When 18-year-old Rose Wnek left her family in southern Poland to come to America in 1913, she didn’t know at the time that she would never see them again. Nevertheless, the young immigrant kept up ties to her homeland through a correspondence that has spanned two world wars and communism and a Polish Pope’s papacy — and continues nearly a century later through her granddaughter, Sister Nancy Strillacci, and her Polish cousins.
Sister Nancy, a member of the Apostles of the Sacred Heart of Jesus, has roots in both Poland and Italy, but she’s especially familiar with her Grandmother Rose’s family, who lives more than 4,000 miles away in the area of Kicznia, Poland. For the past 25 years, she has continued the family correspondence with her mother’s first cousins and their children through letters, and now emails.
Last summer, Sister Nancy did what her grandmother didn’t have a chance to do: She traveled to Poland with her sister, Francine, to visit the family she knew through her correspondence, including her cousin Marek Wnek, with whom she currently exchanges emails.
“I think we shocked the relatives, because after all these years, someone was actually going over to visit,” she said. “It was so nice to see them in the flesh.”
In her 45 years as a nun, Sister Nancy has taught junior and senior high school in dioceses around the country. She now runs programs for deacons, priests and religious for the Office of Clergy and Religious in the Diocese of Bridgeport, Conn., and lives with three sisters in Shelton, Conn., as part of the international order.
Like many immigrants, Sister Nancy’s grandmother came to the United States to escape poverty and find a better life. Rose settled in Meriden, Conn., where two of her aunts lived and where she became part of the local Polish community, Sister Nancy said. “When she left, she had no idea that she’d never see anybody again, but that’s what happened. She never saw her siblings again; she never saw her parents again; never saw the homeland again.”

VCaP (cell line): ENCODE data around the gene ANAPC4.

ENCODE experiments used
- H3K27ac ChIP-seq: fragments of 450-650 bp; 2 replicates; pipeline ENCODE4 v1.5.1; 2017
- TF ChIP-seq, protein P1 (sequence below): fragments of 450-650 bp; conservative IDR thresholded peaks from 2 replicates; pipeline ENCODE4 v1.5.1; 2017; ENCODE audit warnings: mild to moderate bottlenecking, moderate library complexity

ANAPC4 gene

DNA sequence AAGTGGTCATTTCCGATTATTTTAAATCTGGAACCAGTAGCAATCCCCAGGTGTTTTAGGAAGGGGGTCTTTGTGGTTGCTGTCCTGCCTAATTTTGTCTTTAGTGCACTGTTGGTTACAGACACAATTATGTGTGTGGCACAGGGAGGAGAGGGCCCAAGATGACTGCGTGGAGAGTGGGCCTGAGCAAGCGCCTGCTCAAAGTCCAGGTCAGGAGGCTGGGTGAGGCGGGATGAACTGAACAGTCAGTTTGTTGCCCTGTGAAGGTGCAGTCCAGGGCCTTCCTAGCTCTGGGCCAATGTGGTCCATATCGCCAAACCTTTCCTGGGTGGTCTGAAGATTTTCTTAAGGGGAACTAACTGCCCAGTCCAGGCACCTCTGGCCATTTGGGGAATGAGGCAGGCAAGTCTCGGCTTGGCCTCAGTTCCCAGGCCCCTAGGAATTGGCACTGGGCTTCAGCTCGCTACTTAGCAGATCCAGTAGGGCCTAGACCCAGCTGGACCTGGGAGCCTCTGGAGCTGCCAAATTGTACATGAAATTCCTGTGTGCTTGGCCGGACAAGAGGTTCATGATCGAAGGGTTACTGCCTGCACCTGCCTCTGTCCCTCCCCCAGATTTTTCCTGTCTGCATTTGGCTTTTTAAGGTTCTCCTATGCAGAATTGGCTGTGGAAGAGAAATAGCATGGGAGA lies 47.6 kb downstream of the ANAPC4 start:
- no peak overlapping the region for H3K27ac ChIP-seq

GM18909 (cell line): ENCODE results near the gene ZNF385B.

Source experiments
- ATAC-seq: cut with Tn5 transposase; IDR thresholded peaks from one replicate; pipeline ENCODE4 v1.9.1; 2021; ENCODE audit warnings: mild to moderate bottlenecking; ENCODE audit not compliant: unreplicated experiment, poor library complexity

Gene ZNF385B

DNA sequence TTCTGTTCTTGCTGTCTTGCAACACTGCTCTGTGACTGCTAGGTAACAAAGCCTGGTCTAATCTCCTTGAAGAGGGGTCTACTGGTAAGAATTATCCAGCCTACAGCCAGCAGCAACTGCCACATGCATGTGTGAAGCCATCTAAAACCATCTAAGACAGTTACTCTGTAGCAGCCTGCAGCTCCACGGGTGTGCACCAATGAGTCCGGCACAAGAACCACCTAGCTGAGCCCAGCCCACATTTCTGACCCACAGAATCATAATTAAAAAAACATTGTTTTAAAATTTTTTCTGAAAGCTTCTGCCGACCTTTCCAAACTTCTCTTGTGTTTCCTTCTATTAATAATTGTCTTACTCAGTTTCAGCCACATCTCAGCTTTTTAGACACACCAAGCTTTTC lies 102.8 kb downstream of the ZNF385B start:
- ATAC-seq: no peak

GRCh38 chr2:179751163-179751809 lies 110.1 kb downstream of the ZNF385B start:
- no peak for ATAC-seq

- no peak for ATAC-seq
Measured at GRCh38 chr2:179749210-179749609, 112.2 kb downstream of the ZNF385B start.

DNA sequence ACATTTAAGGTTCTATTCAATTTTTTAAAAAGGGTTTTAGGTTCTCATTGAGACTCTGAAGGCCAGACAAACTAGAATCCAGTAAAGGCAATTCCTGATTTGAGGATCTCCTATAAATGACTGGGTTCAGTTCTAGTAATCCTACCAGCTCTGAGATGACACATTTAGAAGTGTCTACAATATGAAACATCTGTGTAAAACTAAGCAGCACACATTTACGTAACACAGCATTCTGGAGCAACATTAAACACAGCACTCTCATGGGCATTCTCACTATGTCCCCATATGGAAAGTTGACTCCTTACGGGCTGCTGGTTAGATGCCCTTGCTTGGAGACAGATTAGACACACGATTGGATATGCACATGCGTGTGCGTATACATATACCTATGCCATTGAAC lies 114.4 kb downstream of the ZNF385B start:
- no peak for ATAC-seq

Rose found work and eventually married a Polish man, while maintaining contact with her siblings, especially the family of her youngest brother, Jan. As much as she could, she sent needed items to her family along with her letters. During World War II especially, her relatives asked for medicine. If they requested shoes, Rose sent one shoe at a time, so they wouldn’t be stolen by postal workers, according to Sister Nancy.
“If somebody opened that package, what would they do with one shoe?” she asked. “The idea was that the relative eventually would get the whole pair.”
Contact during the wars was sporadic, especially World War II, but the letters kept coming. Under communism, Polish family members didn’t include their usual greeting of “Praised be Jesus Christ” in their letters for fear of censorship, she said.
Since the end of communism, family members have been more apt to acknowledge their faith, Sister Nancy said. “I guess people worried about whether things were looked at in the mail,” she said. “They couldn’t really trust the mail system. But now, if you want to talk about religion, certainly on email, it’s easy enough to do that.”